The Grammar Nazi is in the house y’all people! She’s a scary woman, really. You’ve got to be careful of what you write around her, including her name. You spell her name with a less “a” and you’ll be sorry. Over to the woman with the double “a” at the end, Anaghaa Venugopal.
Reader Bio: Anaghaa is a self-professed bibliophile and Grammar Nazi. You’d know she’s not kidding when she tells you that she stops her parents in between a bhaashan/argument only to correct some tiny thing they said wrong. Reading books has been her love since school days, when she was pretty much a loner, and immersed herself in the wonderful works of Roald Dahl, RK Narayan,etc. For her, studying Julius Caesar over a period of 2 years, with every nuance pointed out was like Christmas in Disneyland every single day. She says, “Thank God I wasn’t one of the popular kids. I wouldn’t love reading then! *shocked face*.” Apart from books, Anaghaa is a Mechanical Engineer (We told you we know too many engineers!) with a keen interest in teaching, singing (classical or otherwise) music and Vedanta.
Anaghaa, if not reading, what would be your guilty pleasure?
Writing is one of my pleasures, so is singing all day long, and I wonder why you wrote the word ‘guilty’. The guiltiest pleasure I have had is to download fashion magazines and read them, and follow fashion blogs. You’ll know why this is a ‘guilty’ pleasure when you know me better. Oh, there’s also the time I read Sophie Kinsella (although I keep saying I don’t get why chick-lit exists). It’s fun for a while. You have got to admit.
Among all the books that you’ve read, who is your ultimate fictional hero/heroine? Why?
Ultimate hero has to be Howard Roark. The man with his rugged features and orange hair (which they totally overlooked in the movie. But wait, wasn’t it a B&W movie? Never mind!), and with his quiet determination towards his passion (architecture) is enough to get any girl going ‘hubba hubba’. I read this book at a time when I was questioning my place in the run-of-the-mill engineering education system in Mumbai, and this man (even now I can’t seem to call him just a character) struck a deep chord, and I resonated with every one of his principles.
Imagine that a supernatural being is documenting the stories of people in your city as a novel. What would you do to become the protagonist of that novel?
I’m pretty entertaining as I am. Protagonist, I probably don’t want to be. Maybe just that side character who keeps cracking lame jokes?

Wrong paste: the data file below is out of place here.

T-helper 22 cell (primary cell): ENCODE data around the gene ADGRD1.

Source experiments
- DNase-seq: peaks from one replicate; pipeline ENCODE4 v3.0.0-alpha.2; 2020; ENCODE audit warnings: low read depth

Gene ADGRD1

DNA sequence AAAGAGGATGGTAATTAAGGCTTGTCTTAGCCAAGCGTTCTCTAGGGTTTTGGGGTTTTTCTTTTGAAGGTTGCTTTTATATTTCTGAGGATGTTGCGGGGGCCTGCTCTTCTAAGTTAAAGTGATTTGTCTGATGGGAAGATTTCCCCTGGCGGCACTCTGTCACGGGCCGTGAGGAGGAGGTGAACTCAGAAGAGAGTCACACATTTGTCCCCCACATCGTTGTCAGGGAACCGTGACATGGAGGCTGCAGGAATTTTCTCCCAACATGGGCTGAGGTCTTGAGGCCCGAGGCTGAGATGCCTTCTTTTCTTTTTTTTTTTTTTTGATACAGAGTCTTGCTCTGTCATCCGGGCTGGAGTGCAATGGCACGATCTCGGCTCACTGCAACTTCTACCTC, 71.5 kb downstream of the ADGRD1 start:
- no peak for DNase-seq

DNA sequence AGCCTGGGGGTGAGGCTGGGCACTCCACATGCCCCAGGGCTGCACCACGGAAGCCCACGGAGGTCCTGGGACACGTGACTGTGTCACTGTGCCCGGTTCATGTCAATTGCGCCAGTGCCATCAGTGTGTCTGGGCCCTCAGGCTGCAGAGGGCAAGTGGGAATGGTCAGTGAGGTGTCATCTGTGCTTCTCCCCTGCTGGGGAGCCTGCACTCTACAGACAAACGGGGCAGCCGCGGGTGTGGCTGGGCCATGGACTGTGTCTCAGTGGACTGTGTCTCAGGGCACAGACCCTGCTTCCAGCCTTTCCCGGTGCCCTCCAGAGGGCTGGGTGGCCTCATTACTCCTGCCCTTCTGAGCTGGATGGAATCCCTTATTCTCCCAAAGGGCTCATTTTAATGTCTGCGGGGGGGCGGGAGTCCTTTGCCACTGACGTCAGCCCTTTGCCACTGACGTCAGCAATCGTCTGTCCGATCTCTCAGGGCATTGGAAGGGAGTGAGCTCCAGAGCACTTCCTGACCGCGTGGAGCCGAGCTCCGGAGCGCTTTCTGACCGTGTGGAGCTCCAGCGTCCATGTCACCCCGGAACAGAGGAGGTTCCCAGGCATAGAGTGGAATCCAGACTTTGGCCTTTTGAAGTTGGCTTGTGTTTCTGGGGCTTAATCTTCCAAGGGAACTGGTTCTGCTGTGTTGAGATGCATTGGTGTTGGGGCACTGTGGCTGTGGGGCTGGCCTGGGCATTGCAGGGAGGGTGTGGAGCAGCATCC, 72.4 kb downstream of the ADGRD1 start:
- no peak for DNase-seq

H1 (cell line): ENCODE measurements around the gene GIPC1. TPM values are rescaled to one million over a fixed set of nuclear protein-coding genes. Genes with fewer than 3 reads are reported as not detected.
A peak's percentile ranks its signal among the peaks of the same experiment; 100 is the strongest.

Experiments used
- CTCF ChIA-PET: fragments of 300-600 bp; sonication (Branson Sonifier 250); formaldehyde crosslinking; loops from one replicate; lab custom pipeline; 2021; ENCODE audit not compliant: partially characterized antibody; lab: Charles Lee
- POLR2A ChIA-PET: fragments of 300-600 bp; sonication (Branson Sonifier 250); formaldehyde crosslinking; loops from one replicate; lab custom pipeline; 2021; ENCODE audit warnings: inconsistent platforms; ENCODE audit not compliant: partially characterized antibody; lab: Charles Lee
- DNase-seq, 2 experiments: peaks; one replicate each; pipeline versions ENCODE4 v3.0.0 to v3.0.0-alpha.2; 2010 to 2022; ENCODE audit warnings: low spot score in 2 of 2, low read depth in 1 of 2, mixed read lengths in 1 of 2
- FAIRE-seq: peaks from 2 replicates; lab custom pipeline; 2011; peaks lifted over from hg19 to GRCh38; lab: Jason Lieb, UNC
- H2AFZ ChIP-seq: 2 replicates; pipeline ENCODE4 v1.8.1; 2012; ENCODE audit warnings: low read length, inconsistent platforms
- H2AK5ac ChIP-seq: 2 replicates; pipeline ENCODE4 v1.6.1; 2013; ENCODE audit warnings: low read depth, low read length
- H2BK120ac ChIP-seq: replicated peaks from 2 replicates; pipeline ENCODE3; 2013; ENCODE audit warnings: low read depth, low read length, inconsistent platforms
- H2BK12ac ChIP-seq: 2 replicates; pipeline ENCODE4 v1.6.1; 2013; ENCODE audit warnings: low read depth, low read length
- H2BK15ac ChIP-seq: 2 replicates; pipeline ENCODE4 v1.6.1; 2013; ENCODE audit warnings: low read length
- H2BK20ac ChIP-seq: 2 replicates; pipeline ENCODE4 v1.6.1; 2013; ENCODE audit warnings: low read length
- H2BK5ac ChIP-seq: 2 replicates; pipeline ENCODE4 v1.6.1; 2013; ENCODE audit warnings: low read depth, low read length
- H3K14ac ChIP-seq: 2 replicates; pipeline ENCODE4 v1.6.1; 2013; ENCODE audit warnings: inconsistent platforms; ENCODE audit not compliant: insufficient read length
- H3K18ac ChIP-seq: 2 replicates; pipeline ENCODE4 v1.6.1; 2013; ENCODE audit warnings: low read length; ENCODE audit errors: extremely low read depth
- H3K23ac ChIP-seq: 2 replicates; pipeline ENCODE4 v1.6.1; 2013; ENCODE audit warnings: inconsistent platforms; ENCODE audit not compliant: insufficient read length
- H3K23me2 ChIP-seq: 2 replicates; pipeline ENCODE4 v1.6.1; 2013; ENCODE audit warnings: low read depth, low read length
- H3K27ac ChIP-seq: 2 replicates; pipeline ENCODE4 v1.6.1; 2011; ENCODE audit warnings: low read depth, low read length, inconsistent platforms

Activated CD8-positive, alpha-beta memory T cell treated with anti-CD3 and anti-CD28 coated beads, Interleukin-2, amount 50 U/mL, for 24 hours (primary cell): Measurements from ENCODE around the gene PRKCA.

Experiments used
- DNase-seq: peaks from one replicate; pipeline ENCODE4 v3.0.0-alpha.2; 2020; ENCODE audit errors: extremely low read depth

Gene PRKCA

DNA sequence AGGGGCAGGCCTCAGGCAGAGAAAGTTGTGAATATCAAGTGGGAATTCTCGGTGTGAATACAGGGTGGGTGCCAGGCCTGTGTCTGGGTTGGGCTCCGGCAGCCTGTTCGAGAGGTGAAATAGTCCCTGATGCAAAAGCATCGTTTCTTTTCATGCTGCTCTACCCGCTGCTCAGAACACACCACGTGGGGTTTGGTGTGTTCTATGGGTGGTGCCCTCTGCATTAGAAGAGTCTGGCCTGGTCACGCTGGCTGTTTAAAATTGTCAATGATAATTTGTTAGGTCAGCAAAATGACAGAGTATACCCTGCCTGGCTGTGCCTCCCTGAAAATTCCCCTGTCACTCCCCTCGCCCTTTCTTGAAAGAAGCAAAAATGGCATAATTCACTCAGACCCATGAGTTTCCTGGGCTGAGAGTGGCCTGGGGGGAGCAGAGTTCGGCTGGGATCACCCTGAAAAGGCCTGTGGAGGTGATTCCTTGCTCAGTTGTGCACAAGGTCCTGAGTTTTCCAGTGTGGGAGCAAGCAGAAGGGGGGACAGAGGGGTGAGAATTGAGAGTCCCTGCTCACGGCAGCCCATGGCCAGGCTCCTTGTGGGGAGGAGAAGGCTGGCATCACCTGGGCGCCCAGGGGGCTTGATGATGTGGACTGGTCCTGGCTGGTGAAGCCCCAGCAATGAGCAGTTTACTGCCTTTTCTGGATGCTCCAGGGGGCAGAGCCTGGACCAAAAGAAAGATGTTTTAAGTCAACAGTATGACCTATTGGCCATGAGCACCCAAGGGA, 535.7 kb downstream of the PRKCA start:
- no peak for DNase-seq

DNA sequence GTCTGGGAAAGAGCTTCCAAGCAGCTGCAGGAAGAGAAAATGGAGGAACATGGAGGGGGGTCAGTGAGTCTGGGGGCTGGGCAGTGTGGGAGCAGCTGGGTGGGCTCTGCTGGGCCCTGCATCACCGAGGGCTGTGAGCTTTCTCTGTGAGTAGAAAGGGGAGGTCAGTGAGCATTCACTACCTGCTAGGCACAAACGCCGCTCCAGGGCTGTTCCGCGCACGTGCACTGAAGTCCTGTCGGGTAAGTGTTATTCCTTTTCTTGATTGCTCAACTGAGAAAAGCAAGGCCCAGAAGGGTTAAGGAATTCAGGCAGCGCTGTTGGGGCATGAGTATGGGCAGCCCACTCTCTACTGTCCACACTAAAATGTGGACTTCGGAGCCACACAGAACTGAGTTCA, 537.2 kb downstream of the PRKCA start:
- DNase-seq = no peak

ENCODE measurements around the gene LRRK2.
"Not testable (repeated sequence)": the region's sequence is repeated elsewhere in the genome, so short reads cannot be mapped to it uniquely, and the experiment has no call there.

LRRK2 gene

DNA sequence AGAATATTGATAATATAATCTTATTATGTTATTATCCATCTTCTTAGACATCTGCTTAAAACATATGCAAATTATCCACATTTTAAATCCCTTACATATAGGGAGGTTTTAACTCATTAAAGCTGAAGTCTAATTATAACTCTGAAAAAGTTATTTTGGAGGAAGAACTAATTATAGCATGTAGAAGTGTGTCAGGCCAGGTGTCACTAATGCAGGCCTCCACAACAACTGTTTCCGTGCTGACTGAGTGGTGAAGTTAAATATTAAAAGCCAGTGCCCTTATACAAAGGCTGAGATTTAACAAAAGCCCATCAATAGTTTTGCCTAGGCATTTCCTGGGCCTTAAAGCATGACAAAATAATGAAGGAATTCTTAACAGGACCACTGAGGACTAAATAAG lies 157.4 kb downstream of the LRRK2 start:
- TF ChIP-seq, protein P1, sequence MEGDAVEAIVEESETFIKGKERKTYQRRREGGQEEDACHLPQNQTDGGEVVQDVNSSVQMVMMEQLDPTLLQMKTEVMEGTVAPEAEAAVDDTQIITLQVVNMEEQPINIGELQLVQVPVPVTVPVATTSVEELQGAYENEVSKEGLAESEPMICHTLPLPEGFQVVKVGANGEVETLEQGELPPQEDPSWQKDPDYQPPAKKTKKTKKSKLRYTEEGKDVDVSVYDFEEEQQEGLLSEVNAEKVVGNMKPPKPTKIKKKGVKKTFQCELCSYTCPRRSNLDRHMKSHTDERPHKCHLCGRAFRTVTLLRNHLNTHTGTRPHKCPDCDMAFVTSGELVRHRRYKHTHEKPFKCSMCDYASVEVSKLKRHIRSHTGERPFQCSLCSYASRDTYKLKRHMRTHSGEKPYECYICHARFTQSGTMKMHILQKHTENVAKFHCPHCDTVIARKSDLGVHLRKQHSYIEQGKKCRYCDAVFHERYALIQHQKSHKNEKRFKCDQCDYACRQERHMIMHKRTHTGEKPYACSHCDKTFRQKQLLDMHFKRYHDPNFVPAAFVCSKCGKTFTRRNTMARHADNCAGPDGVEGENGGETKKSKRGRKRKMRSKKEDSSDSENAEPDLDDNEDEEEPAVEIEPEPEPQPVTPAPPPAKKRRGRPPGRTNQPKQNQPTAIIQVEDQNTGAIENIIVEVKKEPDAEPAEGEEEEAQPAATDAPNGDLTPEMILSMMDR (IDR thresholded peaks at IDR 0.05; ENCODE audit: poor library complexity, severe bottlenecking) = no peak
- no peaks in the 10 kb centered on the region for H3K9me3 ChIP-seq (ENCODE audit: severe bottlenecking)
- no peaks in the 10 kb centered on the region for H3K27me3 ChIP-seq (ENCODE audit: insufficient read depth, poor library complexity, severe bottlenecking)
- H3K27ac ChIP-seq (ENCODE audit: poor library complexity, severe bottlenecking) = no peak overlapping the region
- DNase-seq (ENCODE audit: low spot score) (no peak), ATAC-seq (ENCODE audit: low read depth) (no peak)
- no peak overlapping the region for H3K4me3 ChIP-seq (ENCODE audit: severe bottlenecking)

What are you currently reading?
84 Charring Cross Road by Helene Hanff
Which, according to you, is:
Best book you’ve read this year:
Jonathan Livingston Seagull
Worst book you’ve read this year:
The Secret of the Nagas
Book that you resolved to read this year, but did not:
The Trial by Franz Kafka
Most overrated writer:
All of those CB wannabes. Durjoy Dutta being the first followed by a host of others: Sudeep something, Ravinder Singh and so many more that are coming up now that “readers” are so many. (God, I wrote that “readers” in so much contempt.)
Most underrated writer:
Ameen Merchant. I read a book called ‘Silent Raga’ by him. And the depth of knowledge that this Parsi (I think) writer has on Tamil Brahmin culture, not just our way of life, but our quirky little idiosyncrasies, the way we talked, even how we arrange our kaapi packets on the shelf, left me in wonder as I raced through the pages. It portrayed to me a life I’ve known, smelt, tasted, touched and lived and never realized could be told so elegantly.
Best book-movie adaptation:
Hands down, The Namesake. I always say this is the only movie that’s better than the book. With a cast like THAT, what can you expect?
Worst book-movie adaptation:
Slumdog Millionaire. The original book, Q and A, had so much depth, the characters were handled so well, and India even. From the love stories that unfold while waiting to use the common toilet every morning in the slums of Dharavi to the servants of a once-glamorous actress sitting in the servants’ quarters late into the night betting on how many times she’s had plastic surgery, the range was shown so well. Vikas Swarup is a good writer. The movie…well..read the blogpost I wrote in a fit of rage after seeing it.
If you were to write a book, what would be its first line?
‘Just hours after birth, she knew which coo in front of whom would get her the most doting smiles.’
In your opinion, why do books affect readers the way they do?
Readers don’t just read books. They’re part of the world of those characters for a while. I was, as were many others, there when they celebrated Christmas with Marmie by the fire, stitching her presents because they couldn’t afford to buy them. There when Jo’s manuscript was thrown in the fire. We were there when Meg is embarrassed at the first party she attends. We were there to see Jo’s feelings change from causal indifference to poignant love for Laurie. We were there by everyone’s side when Beth…I can’t go on. I’ll tear up. And this is just one book. They’re people for us now. Do you see what I’m saying?
Give one word/phrase for:
- Open endings: No! Please let me feel like I finished the story.
- Magic realism: Not much of a fantasy person.
- Once Upon a Time…: Ah, the good old days of school essays.
- Screenplays: …of movie adaptations should be 17 hrs long to do justice to the books.
- Sylvia Plath: Need to read. Soon.
- Macbeth: Fascinating
- Cherry Blossom: Shoe polish that Chaplin endorsed? *confused*
- Bookhad: Family 🙂
A (book) quote that you would like to part with…
“Your whole body, from wingtip to wingtip,” Jonathan would say, other times, “is nothing more than your thought itself, in a form you can see. Break the chains of your thought, and you break the chains of your body, too.” – Jonathan Livingston Seagull, Richard Bach
Do let us know in the comments what you think, and watch this space for some more interviews.